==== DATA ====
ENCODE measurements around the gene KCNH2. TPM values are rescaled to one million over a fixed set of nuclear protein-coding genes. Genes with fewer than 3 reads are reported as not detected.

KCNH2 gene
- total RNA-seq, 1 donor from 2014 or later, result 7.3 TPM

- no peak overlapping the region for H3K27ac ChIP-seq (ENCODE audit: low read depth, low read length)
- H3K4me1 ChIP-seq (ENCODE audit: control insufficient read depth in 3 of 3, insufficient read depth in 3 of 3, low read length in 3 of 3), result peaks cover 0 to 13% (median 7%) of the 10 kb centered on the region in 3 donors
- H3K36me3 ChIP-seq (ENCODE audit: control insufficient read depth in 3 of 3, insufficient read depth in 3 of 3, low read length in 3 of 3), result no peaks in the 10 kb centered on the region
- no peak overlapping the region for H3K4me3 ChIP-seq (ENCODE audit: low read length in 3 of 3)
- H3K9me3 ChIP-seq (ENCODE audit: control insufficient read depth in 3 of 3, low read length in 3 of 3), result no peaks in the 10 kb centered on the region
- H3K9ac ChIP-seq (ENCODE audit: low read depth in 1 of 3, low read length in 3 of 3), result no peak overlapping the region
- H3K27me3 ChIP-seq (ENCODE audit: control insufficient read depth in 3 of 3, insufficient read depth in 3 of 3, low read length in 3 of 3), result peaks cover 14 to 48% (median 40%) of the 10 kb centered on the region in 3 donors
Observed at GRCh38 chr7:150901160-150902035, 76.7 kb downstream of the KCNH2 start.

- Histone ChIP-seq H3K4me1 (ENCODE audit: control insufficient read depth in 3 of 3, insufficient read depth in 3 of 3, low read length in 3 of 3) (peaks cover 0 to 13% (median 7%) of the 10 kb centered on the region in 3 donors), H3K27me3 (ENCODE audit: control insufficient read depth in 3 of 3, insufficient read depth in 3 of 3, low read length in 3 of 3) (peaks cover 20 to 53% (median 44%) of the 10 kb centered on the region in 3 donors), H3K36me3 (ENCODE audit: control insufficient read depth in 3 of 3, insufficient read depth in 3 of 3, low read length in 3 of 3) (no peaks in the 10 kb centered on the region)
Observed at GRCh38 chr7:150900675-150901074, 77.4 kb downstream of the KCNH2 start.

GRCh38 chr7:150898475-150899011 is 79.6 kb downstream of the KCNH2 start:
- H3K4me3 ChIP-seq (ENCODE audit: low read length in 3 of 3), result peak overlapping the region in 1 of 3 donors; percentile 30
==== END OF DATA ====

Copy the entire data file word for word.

ENCODE measurements around the gene KCNH2. TPM values are rescaled to one million over a fixed set of nuclear protein-coding genes. Genes with fewer than 3 reads are reported as not detected.

KCNH2 gene
- total RNA-seq, 1 donor from 2014 or later, result 7.3 TPM

- no peak overlapping the region for H3K27ac ChIP-seq (ENCODE audit: low read depth, low read length)
- H3K4me1 ChIP-seq (ENCODE audit: control insufficient read depth in 3 of 3, insufficient read depth in 3 of 3, low read length in 3 of 3), result peaks cover 0 to 13% (median 7%) of the 10 kb centered on the region in 3 donors
- H3K36me3 ChIP-seq (ENCODE audit: control insufficient read depth in 3 of 3, insufficient read depth in 3 of 3, low read length in 3 of 3), result no peaks in the 10 kb centered on the region
- no peak overlapping the region for H3K4me3 ChIP-seq (ENCODE audit: low read length in 3 of 3)
- H3K9me3 ChIP-seq (ENCODE audit: control insufficient read depth in 3 of 3, low read length in 3 of 3), result no peaks in the 10 kb centered on the region
- H3K9ac ChIP-seq (ENCODE audit: low read depth in 1 of 3, low read length in 3 of 3), result no peak overlapping the region
- H3K27me3 ChIP-seq (ENCODE audit: control insufficient read depth in 3 of 3, insufficient read depth in 3 of 3, low read length in 3 of 3), result peaks cover 14 to 48% (median 40%) of the 10 kb centered on the region in 3 donors
Observed at GRCh38 chr7:150901160-150902035, 76.7 kb downstream of the KCNH2 start.

- Histone ChIP-seq H3K4me1 (ENCODE audit: control insufficient read depth in 3 of 3, insufficient read depth in 3 of 3, low read length in 3 of 3) (peaks cover 0 to 13% (median 7%) of the 10 kb centered on the region in 3 donors), H3K27me3 (ENCODE audit: control insufficient read depth in 3 of 3, insufficient read depth in 3 of 3, low read length in 3 of 3) (peaks cover 20 to 53% (median 44%) of the 10 kb centered on the region in 3 donors), H3K36me3 (ENCODE audit: control insufficient read depth in 3 of 3, insufficient read depth in 3 of 3, low read length in 3 of 3) (no peaks in the 10 kb centered on the region)
Observed at GRCh38 chr7:150900675-150901074, 77.4 kb downstream of the KCNH2 start.

GRCh38 chr7:150898475-150899011 is 79.6 kb downstream of the KCNH2 start:
- H3K4me3 ChIP-seq (ENCODE audit: low read length in 3 of 3), result peak overlapping the region in 1 of 3 donors; percentile 30